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Friday, Apr. 29, 2016

Now and Again: Responsible acts

Friday, March 25, 2005

I will be the last person on this planet to say that I am a perfect parent, and I am willing to bet that most parents with any common sense don't claim to be perfect. However, there are some things in this day and age that just simply chap my hide.

I could go on about how it used to be when I was growing up but that would make me sound old and, quite frankly, I am not that old. There is no doubt about it, parenting is hard work, it's a job you have to do 24/7, 365 days a year for a minimum of 18 years.

You always have to be one step ahead of what your child is trying to get away with next. It doesn't matter if they are two, twelve or a senior in high school. They will constantly try to get away with whatever they can, because they always want to test our limits and the limits of their independence.

I will admit that sometimes what they try to get away with is pretty funny, because, let's face it, we tried it too. I don't know how many times I have tried to convince my oldest that I do, indeed, have eyes in the back of my head.

We as parents have an obligation and duty to teach our children right from wrong, and make certain that there are consequences for their wrong actions. It's simply common sense, not a matter of religion or what the most recent parenting expert has to say about it.

To me there are about three kinds of parents - those who 'think' their children can do no wrong, those who know that neither they nor their children are perfect but strive to be anyway, and those who are just simply too wrapped up in their own lives to pay attention to the actions of their children.

The first and last type are the ones I take issue with. They either don't know even a fraction what their child is up to, or they do and don't do anything about it.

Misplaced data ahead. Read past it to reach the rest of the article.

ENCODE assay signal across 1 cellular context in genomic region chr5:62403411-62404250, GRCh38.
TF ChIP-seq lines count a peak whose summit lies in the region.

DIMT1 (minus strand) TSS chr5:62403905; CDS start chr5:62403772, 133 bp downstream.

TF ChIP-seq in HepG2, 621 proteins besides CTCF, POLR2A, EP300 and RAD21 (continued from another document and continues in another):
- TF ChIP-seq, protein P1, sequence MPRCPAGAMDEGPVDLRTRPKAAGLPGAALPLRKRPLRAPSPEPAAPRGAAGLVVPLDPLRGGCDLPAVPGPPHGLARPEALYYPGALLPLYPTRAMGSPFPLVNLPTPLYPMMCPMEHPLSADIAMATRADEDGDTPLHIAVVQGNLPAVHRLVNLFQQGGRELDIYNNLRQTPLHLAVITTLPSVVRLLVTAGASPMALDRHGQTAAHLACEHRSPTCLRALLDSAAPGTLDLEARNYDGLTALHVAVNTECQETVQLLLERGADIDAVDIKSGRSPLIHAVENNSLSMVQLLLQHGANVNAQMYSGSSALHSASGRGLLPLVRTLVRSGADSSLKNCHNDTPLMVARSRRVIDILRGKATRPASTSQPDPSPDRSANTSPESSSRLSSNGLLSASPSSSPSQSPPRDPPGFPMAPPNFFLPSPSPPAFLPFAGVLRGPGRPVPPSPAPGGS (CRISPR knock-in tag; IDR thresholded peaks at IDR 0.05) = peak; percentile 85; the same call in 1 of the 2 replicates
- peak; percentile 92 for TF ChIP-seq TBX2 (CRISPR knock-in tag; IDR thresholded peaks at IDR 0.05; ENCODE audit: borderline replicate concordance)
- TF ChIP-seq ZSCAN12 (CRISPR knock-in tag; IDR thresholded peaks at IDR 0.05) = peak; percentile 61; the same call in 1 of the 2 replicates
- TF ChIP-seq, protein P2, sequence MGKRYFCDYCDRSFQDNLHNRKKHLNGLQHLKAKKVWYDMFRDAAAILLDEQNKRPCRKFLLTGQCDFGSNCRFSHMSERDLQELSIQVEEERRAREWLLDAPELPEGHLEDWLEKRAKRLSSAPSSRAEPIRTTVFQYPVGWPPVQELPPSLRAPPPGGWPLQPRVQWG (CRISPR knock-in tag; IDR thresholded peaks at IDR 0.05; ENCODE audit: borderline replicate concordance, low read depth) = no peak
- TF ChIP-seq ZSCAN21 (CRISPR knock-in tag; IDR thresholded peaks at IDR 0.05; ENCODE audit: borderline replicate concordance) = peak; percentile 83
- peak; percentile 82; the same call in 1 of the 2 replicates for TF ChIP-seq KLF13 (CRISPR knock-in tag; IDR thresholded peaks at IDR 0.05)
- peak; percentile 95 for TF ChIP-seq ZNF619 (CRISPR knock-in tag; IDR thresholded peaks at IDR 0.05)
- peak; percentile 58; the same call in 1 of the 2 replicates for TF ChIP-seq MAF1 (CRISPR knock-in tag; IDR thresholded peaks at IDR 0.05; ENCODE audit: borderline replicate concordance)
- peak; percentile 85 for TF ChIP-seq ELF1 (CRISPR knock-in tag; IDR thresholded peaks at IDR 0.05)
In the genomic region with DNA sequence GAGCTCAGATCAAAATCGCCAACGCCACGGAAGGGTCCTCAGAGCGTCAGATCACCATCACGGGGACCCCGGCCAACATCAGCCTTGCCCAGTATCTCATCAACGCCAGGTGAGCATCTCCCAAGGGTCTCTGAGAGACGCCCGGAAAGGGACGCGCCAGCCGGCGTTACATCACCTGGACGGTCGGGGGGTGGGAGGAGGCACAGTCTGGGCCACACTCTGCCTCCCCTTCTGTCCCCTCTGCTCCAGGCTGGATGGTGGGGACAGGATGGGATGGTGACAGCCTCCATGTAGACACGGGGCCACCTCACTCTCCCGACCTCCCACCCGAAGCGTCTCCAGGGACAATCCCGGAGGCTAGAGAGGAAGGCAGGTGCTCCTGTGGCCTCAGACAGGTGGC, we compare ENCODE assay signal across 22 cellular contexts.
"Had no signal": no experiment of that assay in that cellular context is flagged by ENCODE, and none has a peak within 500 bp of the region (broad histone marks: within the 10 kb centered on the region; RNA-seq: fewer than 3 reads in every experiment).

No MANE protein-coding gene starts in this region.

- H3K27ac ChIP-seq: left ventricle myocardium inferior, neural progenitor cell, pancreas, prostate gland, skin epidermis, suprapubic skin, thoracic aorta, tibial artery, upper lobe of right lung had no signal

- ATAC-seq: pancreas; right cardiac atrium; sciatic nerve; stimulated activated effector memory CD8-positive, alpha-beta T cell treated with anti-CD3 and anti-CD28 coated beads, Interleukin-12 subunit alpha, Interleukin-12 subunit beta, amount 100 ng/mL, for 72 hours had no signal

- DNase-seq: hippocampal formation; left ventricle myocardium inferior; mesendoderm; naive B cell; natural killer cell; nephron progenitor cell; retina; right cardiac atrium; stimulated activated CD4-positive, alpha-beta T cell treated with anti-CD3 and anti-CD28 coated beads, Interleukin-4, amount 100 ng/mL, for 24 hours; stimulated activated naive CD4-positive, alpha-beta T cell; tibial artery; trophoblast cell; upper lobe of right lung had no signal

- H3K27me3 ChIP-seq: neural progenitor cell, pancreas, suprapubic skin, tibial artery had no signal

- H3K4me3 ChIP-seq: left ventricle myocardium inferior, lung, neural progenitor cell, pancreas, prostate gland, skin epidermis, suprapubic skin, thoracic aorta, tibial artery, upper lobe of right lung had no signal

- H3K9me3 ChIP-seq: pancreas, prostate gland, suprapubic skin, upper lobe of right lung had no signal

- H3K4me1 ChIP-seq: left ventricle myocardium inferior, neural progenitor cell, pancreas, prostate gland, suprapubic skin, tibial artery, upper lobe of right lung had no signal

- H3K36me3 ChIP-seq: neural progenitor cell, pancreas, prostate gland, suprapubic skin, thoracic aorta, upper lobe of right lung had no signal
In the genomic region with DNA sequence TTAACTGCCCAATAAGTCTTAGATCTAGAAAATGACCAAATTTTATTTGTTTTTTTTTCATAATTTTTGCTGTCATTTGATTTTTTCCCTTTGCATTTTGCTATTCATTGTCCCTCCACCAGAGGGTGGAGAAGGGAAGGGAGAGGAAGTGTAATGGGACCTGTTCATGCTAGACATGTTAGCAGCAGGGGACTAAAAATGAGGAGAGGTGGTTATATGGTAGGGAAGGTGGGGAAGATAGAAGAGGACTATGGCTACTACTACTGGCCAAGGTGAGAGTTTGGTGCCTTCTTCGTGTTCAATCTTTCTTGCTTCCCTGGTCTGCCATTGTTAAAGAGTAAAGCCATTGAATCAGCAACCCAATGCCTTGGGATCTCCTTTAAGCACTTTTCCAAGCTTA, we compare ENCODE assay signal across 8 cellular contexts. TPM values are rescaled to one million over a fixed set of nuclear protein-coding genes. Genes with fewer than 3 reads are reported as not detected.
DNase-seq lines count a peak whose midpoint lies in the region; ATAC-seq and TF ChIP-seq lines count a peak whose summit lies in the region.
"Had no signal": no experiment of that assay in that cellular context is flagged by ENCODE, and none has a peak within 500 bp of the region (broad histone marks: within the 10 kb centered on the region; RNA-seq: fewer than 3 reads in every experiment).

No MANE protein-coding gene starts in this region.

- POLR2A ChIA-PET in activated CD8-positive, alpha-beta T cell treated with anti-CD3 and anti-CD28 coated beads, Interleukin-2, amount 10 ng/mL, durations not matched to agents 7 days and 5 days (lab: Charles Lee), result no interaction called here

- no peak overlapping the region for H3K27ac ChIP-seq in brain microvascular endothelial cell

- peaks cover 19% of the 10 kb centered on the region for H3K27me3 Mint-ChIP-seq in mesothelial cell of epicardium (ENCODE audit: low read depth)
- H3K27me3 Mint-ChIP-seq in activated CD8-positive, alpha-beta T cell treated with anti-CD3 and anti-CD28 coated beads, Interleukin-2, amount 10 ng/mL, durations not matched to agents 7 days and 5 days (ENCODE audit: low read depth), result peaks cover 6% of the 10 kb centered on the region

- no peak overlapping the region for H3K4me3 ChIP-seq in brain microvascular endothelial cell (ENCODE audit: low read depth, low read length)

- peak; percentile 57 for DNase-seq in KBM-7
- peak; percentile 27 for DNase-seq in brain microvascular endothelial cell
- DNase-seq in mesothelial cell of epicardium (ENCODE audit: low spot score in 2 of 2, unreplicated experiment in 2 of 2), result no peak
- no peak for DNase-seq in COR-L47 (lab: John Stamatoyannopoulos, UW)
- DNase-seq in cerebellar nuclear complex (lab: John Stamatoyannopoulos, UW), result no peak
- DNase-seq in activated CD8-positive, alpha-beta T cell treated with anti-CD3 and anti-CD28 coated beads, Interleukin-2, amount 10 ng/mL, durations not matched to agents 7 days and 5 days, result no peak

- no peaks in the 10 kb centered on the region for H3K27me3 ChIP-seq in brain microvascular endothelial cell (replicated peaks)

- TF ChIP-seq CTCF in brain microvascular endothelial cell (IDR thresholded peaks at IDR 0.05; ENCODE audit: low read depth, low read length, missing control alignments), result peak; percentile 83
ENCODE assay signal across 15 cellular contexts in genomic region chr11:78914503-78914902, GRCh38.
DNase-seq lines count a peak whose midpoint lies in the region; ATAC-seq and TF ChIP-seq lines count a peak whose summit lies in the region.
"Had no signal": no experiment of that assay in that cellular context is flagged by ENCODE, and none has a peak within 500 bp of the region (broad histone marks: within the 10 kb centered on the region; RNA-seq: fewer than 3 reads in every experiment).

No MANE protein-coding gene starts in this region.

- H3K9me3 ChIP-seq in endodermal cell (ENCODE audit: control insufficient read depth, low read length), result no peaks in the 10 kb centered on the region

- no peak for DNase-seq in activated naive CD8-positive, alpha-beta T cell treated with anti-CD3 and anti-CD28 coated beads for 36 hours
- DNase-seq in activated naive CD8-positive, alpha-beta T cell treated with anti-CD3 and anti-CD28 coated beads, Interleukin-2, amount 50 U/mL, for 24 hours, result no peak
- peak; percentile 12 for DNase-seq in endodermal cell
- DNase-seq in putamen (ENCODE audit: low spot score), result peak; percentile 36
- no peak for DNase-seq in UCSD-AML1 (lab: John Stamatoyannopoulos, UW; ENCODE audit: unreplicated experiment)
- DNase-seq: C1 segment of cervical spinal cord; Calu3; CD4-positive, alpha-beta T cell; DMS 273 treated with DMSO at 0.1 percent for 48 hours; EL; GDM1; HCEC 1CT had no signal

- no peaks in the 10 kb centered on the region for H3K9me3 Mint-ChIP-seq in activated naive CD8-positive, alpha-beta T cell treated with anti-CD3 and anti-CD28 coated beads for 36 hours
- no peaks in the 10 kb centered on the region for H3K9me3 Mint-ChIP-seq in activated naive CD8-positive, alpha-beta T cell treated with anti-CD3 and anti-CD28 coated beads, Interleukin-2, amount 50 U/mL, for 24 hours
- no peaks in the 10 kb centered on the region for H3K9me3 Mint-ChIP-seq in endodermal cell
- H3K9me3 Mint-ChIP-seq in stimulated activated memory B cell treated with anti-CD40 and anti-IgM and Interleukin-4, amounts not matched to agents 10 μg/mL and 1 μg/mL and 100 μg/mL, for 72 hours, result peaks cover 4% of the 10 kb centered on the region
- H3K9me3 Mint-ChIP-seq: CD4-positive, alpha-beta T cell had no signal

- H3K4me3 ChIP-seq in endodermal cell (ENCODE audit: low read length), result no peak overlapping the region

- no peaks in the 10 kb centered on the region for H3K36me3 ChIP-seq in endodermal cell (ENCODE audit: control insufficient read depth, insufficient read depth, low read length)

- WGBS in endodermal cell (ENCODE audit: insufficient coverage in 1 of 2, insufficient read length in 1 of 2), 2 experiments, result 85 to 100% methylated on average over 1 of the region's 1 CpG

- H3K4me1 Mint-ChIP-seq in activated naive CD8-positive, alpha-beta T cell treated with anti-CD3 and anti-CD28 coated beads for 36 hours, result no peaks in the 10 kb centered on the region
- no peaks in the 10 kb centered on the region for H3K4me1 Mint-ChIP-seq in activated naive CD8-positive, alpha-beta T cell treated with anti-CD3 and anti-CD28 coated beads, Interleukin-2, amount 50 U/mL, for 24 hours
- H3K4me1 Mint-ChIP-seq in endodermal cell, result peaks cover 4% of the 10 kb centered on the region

Recently, a friend of mine relayed to me that her son's bicycle was stolen. Not only was it stolen off of their property, but it was parked right by the door to their house.

It is a rather expensive 'Diamond Back' stunt bike, red with black handle bars. He probably worked a zillion chores to earn that bike and it gave him some independence as a mode of transportation. It could have been stolen by another kid or an adult, we have no way of knowing.

Here is my point, if my child came home with a bike that I knew did not belong to him, I would be asking some serious questions. I would know if my child was being less than truthful. I would insist that the bike be returned where it came from and even escort the child to the place where it was found.

If my child stole it I would make darn sure they returned it with a thousand apologies and pardons. Then if the victims of the theft were in a forgiving mood and decided not to press charges, I would be sure there would be consequences at our house.

He would probably be doing some family community service for quite some time and grounded from everything under the sun. But, make no mistake he would quickly learn that his actions were very wrong. Any parent, with common sense, would follow a similar set of actions.

I get really tired of hearing parents blame everybody and every circumstance for their child's behavior. Many times claiming it was because of this or that. Whatever happened to taking responsibility for your child's behavior and making your child responsible for his or her own behavior?

Parents are the strongest role models kids have and if you aren't as good a role model as you can be, then you are responsible for your child's behavior, just as much as the child is. If you don't own up to your mistakes, neither will your children. It's okay to tell your child you messed up, and that by golly, they better not make the same mistake.

If you think your child can do no wrong - think again. If you are doing the best you can and can admit your mistakes - bravo. If you don't have a clue what, where, when and how your child is behaving - get one. Then when you get one, a clue, that is, return the stolen bike to the police department.